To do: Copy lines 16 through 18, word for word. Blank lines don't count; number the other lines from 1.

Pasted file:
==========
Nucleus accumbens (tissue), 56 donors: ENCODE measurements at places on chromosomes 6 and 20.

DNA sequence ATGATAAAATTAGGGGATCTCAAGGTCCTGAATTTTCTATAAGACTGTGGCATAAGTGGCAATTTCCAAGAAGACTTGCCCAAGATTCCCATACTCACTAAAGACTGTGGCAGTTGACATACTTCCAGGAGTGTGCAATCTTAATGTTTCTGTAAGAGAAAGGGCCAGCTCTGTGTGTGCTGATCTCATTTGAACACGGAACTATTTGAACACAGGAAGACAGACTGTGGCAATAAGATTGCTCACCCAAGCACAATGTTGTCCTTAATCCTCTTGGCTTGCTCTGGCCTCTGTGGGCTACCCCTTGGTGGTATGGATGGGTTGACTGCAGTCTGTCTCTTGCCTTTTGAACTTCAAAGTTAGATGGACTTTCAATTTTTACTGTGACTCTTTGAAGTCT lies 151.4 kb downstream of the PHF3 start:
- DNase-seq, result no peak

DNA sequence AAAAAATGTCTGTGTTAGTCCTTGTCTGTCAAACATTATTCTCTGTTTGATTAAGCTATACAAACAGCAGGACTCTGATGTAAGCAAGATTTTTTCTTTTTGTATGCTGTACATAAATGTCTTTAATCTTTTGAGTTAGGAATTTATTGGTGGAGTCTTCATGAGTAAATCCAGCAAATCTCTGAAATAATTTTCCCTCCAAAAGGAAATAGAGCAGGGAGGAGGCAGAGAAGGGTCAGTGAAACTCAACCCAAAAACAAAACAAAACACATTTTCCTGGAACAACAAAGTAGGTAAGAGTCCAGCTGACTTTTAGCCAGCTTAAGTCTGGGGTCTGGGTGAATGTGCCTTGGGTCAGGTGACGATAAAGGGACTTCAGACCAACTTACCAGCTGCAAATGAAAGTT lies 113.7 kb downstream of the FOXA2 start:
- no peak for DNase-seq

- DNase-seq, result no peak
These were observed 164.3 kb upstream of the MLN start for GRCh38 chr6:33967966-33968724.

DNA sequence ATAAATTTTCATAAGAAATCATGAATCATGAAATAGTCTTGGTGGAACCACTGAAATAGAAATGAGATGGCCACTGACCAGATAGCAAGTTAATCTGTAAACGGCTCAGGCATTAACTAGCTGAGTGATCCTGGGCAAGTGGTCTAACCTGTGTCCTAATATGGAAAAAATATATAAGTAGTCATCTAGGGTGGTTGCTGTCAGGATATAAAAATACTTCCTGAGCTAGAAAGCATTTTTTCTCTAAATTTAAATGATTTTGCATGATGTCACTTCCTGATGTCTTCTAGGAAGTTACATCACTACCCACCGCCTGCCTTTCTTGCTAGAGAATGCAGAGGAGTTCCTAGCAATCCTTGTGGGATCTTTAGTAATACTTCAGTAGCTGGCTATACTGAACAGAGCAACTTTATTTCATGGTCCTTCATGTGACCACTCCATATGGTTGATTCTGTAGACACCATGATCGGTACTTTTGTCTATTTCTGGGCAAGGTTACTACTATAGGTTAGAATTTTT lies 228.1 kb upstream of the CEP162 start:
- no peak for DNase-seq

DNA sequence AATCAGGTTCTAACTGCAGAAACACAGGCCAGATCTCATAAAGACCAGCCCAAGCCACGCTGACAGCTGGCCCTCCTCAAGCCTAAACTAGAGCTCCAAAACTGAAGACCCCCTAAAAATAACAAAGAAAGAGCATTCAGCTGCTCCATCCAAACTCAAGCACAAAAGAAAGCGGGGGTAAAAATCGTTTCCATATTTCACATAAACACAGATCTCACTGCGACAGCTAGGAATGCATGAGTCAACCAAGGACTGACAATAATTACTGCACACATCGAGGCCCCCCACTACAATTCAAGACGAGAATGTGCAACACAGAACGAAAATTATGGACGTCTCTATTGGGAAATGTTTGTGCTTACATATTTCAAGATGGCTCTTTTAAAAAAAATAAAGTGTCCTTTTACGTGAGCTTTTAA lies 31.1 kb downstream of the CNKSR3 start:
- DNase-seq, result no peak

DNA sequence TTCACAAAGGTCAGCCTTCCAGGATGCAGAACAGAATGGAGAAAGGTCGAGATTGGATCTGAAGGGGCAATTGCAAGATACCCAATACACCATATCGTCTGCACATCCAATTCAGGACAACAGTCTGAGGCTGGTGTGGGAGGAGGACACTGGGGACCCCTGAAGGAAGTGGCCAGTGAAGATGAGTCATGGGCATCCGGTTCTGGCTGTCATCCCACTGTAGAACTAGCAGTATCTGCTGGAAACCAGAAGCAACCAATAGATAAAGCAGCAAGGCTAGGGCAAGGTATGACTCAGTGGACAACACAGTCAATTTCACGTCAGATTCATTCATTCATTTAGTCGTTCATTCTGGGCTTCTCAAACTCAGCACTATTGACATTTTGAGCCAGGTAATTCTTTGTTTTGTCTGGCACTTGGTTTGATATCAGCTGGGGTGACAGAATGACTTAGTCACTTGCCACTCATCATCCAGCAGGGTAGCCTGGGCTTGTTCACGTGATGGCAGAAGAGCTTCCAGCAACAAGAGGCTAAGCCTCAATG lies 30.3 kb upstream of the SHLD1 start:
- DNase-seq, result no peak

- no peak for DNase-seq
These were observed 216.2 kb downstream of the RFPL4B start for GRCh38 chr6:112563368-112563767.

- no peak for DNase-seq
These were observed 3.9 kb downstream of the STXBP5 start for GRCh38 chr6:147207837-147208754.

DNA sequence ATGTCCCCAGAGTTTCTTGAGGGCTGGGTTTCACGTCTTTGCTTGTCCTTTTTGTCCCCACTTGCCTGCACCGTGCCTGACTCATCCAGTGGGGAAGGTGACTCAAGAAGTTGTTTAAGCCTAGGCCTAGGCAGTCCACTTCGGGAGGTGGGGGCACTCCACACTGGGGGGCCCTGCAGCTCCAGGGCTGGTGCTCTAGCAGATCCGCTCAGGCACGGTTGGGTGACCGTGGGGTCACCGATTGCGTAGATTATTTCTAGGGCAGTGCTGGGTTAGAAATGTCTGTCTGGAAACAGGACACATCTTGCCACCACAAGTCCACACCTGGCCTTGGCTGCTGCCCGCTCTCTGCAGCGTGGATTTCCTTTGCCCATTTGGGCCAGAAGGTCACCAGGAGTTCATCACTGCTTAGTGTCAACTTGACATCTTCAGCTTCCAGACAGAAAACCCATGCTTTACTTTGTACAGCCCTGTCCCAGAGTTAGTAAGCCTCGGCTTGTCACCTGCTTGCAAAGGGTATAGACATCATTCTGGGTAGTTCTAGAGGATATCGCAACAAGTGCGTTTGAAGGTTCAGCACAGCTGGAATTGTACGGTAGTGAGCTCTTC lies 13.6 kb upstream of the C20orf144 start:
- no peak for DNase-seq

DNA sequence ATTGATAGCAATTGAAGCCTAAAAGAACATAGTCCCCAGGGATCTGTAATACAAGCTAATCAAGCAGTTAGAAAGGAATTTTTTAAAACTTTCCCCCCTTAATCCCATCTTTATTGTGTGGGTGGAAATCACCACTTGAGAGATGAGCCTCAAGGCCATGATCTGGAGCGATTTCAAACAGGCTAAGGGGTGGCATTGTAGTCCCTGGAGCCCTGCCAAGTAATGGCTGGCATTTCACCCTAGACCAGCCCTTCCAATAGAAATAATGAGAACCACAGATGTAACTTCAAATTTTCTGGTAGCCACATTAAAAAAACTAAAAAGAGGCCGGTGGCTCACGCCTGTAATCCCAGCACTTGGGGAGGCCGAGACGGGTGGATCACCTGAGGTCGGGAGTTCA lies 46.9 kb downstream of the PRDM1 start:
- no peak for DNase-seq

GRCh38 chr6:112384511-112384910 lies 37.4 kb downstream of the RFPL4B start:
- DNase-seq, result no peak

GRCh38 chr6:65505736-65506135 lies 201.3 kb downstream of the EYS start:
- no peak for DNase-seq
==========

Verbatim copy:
- no peak for DNase-seq
These were observed 3.9 kb downstream of the STXBP5 start for GRCh38 chr6:147207837-147208754.

DNA sequence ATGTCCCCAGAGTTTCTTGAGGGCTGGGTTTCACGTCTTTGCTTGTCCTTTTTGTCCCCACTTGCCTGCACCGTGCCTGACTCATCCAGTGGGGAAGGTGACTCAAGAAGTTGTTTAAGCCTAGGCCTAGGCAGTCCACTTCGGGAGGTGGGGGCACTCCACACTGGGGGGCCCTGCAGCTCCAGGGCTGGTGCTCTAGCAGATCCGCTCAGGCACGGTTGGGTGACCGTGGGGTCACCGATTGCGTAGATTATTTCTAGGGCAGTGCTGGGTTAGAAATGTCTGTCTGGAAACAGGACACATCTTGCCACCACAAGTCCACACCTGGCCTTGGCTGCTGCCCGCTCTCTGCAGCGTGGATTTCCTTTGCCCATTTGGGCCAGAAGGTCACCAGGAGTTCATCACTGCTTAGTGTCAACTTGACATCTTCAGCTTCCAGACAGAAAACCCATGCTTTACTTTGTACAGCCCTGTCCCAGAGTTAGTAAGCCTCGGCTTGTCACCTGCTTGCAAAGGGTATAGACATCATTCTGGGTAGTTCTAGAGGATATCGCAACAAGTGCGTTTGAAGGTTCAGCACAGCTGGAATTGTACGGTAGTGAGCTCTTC lies 13.6 kb upstream of the C20orf144 start: